It's probably a slow news day when one of the more exciting media stories from a day of political convention coverage is a fight between MSNBC anchor Chris Matthews and Republican National Committee chair Reince Priebus.
But that's what happened Monday, as the storm-inspired cancellation of events on the first day of the Republican National Convention led delegates to mostly stay away, prompting media to turn their spotlight on politicos still roaming the grounds, including Matthews' challenge to Priebus over a recent joke by Mitt Romney noting no one ever asked him for his birth certificate.
"It just seems funny that the only joke he ever told in his life was about Obama's birth certificate," said the MSNBC anchor during the channel's Morning Joe show, broadcasting from Channelside before an audience of about 100 people.
"That's the card … they're playing the (race) card," the host continued, after the segment ended. "If you think that birth certificate thing is funny, you're deaf."
Priebus, who visited the Tampa Bay Times workspace in the Tampa Convention Center later in the day, accused Matthews of grabbing the spotlight by "being the biggest jerk in the room. If he had more than 10 viewers, I would care."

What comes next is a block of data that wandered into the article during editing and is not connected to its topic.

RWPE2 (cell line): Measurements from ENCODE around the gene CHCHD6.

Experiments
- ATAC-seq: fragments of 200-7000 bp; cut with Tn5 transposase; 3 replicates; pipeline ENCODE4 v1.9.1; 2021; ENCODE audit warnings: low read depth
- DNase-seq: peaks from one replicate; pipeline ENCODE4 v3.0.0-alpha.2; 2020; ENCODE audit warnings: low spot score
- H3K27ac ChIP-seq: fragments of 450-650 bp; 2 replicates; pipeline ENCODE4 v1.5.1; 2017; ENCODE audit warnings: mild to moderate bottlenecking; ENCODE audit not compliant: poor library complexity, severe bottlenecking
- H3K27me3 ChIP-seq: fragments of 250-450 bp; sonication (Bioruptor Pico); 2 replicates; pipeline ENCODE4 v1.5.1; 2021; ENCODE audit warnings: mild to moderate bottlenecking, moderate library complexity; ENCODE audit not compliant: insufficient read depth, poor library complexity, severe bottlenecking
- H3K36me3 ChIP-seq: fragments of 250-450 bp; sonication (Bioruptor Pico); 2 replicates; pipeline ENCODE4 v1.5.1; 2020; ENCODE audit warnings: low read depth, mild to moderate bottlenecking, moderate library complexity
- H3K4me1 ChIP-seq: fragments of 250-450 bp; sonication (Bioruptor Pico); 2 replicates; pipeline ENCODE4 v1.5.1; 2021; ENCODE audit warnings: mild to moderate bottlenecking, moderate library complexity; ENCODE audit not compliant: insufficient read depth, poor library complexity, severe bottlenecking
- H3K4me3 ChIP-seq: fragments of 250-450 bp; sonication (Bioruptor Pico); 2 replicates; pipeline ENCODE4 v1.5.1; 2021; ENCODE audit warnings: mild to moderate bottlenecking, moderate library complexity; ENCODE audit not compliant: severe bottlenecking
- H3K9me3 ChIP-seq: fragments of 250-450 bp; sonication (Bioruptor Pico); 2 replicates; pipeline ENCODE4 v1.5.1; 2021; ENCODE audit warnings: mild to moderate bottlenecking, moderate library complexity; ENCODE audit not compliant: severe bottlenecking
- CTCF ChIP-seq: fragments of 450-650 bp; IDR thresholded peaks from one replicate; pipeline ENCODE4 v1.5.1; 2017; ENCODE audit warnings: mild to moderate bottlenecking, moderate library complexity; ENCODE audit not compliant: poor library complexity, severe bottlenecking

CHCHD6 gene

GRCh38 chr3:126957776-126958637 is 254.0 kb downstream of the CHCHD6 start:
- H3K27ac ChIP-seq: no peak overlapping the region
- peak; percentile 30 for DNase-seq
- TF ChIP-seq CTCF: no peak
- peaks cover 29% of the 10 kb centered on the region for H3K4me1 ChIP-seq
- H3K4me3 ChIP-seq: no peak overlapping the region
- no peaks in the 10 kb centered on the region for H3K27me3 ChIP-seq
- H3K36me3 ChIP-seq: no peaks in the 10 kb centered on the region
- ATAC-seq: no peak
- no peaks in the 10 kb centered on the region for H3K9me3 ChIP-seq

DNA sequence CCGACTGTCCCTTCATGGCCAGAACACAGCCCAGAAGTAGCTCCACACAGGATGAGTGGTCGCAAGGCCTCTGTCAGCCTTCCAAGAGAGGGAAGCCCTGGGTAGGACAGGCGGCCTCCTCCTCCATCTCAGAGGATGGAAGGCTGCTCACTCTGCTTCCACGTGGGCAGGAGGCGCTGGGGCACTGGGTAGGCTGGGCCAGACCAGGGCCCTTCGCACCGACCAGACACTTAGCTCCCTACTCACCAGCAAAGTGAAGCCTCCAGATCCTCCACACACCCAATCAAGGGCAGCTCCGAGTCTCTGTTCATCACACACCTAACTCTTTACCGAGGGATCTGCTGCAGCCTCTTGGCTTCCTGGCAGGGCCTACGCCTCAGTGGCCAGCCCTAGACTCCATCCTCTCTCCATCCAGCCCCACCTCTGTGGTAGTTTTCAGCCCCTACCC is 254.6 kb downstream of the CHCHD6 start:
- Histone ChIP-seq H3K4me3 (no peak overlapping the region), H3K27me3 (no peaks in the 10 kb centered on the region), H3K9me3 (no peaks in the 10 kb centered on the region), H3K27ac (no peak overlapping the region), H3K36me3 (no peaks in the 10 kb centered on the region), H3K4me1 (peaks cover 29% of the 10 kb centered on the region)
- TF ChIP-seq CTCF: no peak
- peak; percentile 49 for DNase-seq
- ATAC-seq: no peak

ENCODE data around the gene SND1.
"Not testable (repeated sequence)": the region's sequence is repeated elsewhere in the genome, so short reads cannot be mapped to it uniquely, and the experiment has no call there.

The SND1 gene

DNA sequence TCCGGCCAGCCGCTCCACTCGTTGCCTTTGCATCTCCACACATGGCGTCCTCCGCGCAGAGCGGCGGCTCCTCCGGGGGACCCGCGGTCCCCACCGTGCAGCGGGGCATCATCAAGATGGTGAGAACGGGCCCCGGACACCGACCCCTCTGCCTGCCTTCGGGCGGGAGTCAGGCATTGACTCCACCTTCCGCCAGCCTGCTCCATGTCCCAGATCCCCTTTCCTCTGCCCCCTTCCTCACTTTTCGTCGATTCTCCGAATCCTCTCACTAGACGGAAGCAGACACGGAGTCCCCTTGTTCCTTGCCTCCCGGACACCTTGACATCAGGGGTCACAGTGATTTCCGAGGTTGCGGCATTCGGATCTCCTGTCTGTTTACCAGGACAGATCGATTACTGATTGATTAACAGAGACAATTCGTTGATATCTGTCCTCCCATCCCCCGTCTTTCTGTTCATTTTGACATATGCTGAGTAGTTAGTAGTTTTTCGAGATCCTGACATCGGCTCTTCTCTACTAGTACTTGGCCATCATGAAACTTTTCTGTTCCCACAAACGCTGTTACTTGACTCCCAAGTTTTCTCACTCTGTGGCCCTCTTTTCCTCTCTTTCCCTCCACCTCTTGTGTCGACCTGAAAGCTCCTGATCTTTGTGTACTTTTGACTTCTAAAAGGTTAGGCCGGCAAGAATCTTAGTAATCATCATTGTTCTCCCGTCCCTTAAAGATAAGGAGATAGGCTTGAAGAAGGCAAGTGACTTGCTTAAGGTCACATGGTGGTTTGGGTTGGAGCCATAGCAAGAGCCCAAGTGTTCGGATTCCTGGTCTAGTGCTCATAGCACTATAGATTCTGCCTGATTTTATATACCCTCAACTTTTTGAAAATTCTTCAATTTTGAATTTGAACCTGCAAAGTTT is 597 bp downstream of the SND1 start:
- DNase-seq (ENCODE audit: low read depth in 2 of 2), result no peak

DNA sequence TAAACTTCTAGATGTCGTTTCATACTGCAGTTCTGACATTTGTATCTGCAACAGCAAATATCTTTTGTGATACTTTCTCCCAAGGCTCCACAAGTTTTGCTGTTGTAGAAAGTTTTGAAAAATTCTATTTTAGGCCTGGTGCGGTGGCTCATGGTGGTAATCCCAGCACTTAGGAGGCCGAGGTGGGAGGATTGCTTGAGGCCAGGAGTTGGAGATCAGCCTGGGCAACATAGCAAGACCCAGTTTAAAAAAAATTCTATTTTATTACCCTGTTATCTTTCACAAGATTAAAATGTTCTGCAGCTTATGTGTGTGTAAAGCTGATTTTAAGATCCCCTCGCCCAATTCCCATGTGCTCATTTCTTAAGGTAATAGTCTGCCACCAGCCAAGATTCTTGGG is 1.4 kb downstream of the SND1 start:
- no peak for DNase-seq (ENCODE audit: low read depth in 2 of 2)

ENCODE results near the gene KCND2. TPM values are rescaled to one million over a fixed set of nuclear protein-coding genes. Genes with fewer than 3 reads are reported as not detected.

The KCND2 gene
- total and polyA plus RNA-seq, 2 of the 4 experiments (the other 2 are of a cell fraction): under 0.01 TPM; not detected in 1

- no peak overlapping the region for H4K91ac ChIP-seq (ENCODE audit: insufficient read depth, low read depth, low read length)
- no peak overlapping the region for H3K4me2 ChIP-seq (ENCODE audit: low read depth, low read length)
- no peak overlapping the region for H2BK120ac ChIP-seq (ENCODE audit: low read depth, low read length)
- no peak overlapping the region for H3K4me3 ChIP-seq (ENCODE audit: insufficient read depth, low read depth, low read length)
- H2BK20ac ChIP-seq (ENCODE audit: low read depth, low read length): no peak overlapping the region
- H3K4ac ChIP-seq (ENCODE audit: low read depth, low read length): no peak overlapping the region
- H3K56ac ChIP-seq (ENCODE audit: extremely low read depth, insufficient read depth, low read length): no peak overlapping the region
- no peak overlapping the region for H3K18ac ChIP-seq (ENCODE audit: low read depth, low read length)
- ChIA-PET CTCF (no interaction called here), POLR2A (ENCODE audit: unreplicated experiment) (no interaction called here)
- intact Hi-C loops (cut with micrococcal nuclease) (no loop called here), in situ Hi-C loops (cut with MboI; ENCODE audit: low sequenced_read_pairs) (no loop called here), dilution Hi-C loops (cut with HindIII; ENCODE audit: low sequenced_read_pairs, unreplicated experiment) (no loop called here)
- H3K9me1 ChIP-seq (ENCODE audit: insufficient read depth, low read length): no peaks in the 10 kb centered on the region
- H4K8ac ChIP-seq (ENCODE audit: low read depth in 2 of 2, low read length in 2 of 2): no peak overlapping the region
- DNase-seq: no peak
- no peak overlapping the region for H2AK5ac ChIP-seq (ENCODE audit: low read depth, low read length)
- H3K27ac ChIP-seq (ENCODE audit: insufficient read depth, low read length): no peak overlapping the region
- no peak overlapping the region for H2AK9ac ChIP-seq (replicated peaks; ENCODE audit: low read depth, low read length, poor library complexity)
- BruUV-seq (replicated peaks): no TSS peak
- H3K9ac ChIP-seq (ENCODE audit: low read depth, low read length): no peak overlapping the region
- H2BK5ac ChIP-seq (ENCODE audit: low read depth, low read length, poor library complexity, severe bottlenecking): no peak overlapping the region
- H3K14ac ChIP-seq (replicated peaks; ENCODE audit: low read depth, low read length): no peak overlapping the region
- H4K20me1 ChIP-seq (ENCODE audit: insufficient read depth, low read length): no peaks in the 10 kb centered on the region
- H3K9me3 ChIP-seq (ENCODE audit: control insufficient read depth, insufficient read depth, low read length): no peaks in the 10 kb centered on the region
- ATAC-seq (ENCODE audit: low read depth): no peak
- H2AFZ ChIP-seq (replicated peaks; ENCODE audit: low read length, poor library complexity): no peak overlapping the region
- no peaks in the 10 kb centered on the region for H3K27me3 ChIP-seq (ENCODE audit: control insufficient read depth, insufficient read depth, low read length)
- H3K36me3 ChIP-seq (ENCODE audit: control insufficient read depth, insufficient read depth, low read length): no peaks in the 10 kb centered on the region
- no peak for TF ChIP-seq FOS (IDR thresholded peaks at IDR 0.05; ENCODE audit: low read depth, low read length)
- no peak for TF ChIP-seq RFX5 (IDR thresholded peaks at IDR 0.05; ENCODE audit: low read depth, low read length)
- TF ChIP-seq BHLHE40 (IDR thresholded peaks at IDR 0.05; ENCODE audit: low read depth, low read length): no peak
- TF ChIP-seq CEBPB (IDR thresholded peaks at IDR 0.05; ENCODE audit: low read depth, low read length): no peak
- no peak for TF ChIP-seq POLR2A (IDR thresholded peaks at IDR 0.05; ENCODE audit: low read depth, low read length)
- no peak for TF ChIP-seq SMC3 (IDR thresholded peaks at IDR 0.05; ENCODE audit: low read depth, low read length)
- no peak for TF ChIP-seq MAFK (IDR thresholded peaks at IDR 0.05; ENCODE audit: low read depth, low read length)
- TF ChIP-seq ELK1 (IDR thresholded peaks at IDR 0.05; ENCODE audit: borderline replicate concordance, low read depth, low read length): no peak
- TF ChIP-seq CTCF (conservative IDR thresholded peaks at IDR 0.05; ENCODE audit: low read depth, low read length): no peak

These kinds of "I'm rubber, you're glue" moments seem a little more likely on a day like Monday, when many of the big TV outlets were judging how to respond to Tropical Storm Isaac while staying in place for the RNC. CNN sent anchors Anderson Cooper and Soledad O'Brien to New Orleans for storm coverage; NBC sent anchor Tamron Hall to Louisiana, while ABC had Nightline anchor Bill Weir travel to the area for storm coverage.
Though Isaac mostly brought rain to Tampa on Monday, a media-centered danger remained for RNC organizers. If the storm brings major damage to New Orleans or the Gulf Coast, news outlets would shift to the greater catastrophe, limiting the convention's impact in the same way Hurricane Gustav coverage affected the RNC in 2008.
"You cover the news that is the most pressing, the most dramatic and to most Americans, the most important," said longtime journalist Sam Donaldson, who was working at the RNC with ABC News Radio. "If that becomes storm coverage, don't blame the news media; blame God."
The real media celebrity action was often centered on radio row, the area in the middle of the Tampa Convention Center where about 100 different program hosts sit, as notable conservative stars walk from pod to pod, delivering their message.
Newt Gingrich sat with Artur Davis, a black man and former Obama supporter who switched to the GOP and will speak at the RNC today. Mercurial actor Jon Voight sat one space over, talking up his "cheerleading" for presumptive nominee Mitt Romney.
Even the mightiest moustache in media, Fox News contributor and newly minted national radio host Geraldo Rivera, was energized by the exchanges, interviewing former GOP presidential candidate Michele Bachmann while keeping an eye on the storm's progress.
"We've already seen the replay of Gustav," said Rivera, who found time to visit his mother in Sarasota before joining the multitudes in radio row. "We don't want to see a replay of Katrina."